Alternatives to rebellion
Roman relief of a scene showing a slave rebuked by his master
Many slaves probably internalised their social inferiority, and accommodated themselves to servitude without thinking in terms of resistance. Others responded more violently, and sometimes tragically.
Those who fought against Rome knew that they could be sent to the slave-market if taken as a prisoner-of-war. They are often said to have killed themselves rather than face the prospect of enslavement - a clear indictment of the horrors involved in the sudden transition from freedom to slavery. Images of the vanquished committing suicide are still visible on the Column of Trajan in Rome.
At other times, slaves who were unable to tolerate their conditions assaulted their owners. In the mid-first century AD an anonymous slave murdered his master, a high official in the imperial administration, either because the master had reneged on a promise to set the slave free or because the two were rivals in a sexual intrigue.
The aftermath was disastrous. Roman law required a man's slaves to come to his aid if he were attacked, under penalty of death. The law was enforced against those slaves who had not come to the victim's aid in this case, and all the slaves in the household - allegedly 400 of them - were executed, even though most of them could not possibly have known anything about the murder.
There were other ways to alleviate the burdens of slavery. One was to try to escape, either to return to an original homeland or simply to find safe refuge somewhere. Romans labelled runaway slaves 'fugitives', and as the greatest modern historian of ancient slavery, Moses Finley, has remarked, 'fugitive slaves are almost an obsession in the sources'. This suggests that the incidence of running away was always high.
To deal with the problem, the Romans hired professional slave-catchers to hunt down runaways, and posted advertisements in public places giving precise descriptions of fugitives and offering rewards for their capture. Around the necks of slaves who were recovered they also attached iron collars, giving instructions on what to do with the slaves who wore them if they happened to escape again. Examples can still be seen in museums.
There is no way of knowing how many Roman slaves successfully escaped slavery by running away. But it was possible. And it helped that skin colour was no impediment.
The great orator Cicero can be heard grumbling in his correspondence about a slave named Dionysius, who was well-educated enough to have supervised Cicero's personal library and who must have been relatively well-treated. He ran away anyway. Cicero used all his considerable influence to find the man, but to no avail: Dionysius slipped away across the Adriatic and is last heard of well out of Cicero's reach - somewhere in the Balkans.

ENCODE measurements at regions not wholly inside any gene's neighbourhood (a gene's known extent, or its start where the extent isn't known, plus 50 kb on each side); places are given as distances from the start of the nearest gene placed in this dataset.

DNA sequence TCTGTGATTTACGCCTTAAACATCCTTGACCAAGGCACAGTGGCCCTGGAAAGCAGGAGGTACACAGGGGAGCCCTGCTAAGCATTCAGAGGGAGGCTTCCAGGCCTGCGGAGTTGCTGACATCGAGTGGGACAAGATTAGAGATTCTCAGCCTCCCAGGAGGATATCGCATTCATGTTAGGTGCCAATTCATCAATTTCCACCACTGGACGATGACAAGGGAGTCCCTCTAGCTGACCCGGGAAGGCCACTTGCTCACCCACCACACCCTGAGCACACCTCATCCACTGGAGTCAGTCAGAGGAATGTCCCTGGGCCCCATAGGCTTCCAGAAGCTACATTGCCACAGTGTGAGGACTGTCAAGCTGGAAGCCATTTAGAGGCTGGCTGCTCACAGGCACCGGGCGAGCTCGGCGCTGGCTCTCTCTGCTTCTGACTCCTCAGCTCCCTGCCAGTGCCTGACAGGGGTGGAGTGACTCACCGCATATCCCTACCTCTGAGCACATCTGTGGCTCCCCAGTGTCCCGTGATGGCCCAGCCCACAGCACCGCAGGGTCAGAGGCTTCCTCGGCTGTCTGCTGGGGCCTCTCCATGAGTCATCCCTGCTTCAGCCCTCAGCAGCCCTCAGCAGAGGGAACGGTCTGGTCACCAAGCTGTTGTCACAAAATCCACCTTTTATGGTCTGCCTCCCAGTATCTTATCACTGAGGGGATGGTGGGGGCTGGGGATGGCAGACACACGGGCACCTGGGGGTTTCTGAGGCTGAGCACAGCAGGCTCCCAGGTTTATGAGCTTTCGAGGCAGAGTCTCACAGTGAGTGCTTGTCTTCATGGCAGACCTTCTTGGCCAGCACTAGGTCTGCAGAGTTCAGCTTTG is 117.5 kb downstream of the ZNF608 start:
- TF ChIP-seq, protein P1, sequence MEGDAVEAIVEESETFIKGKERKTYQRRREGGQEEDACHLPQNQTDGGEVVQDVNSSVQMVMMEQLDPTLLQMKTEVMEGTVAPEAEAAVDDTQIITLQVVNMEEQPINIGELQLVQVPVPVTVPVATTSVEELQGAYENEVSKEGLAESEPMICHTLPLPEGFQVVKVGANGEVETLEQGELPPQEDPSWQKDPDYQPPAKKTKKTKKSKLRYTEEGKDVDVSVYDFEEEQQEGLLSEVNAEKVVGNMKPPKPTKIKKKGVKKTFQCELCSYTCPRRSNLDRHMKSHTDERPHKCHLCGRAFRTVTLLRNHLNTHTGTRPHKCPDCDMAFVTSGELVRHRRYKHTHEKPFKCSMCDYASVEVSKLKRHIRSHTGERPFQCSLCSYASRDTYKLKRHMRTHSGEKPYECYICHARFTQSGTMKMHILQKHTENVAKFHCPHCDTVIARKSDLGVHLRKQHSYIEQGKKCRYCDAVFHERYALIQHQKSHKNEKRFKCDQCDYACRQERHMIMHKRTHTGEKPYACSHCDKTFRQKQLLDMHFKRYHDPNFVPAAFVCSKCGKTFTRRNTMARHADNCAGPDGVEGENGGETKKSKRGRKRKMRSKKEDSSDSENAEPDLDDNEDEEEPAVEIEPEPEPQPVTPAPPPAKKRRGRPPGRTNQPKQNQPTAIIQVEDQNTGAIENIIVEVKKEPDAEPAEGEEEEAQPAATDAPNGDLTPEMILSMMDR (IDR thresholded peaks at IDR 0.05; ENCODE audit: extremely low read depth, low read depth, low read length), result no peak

Day-to day resistance
Running away was less dangerous than rebellion, but it was still a hazardous enterprise. Slave-catchers apart, Roman law forbade the harbouring of fugitives, so slaves on the run were always in danger and if caught could be savagely punished. To many therefore it must have made sense not to risk life and limb by running away, but to carry out acts of wilful obstruction or sabotage that harmed slave-owners' interests at minimal risk to themselves.
Slaves, for example, might steal food or other supplies from the household. Those in positions of responsibility might falsify record books, and embezzle money from their owners, or arrange for their own manumission (setting free). Ordinary farm labourers might deliberately go slow on the job, or injure the animals they worked with to avoid work - or they might pretend to be ill, destroy equipment, or damage buildings. If your job was to make wine and you had to produce a certain quota, why not add in some sea-water to help things along? Almost any slave could play truant or simply waste time.
All these petty forms of day-to-day resistance appealed to Roman slaves. They allowed slaves to frustrate and annoy their owners, and offered the satisfaction of knowing that their owners' powers were not absolute - that even the most humble of human beings could take action to empower themselves.
Owners complained that their slaves were lazy and troublesome - instead of working they were always pilfering food or clothing or valuables (even the silverware), setting fire to property (villas included), or wandering around the city's art galleries and public entertainments.
But it was in the decisions they made to cause vexation that slaves most forcefully expressed their humanity, and their opposition to the institution that oppressed them. Their sporadic acts of defiance created a permanent undercurrent of low-level resistance to slavery that was deeply embedded in Roman society.
The slaves were motivated not by a sense of class solidarity - Rome's slave population was far too heterogeneous for that - but by the desire to find ways in which, as individuals, they could find relief from their subject status, if only temporarily.
The relationship between slaves and masters at Rome was a contest fought in the arena of the mind. Masters could draw on all the weapons of law, status and established authority - there was never in Roman history any movement to abolish slavery - whereas slaves had little more to fight with than their wits.
But as Plutarch's story symbolically shows, the lines of battle had to be constantly redrawn, as slaves matched their will against the will of those who owned them. And it was not always the masters who won.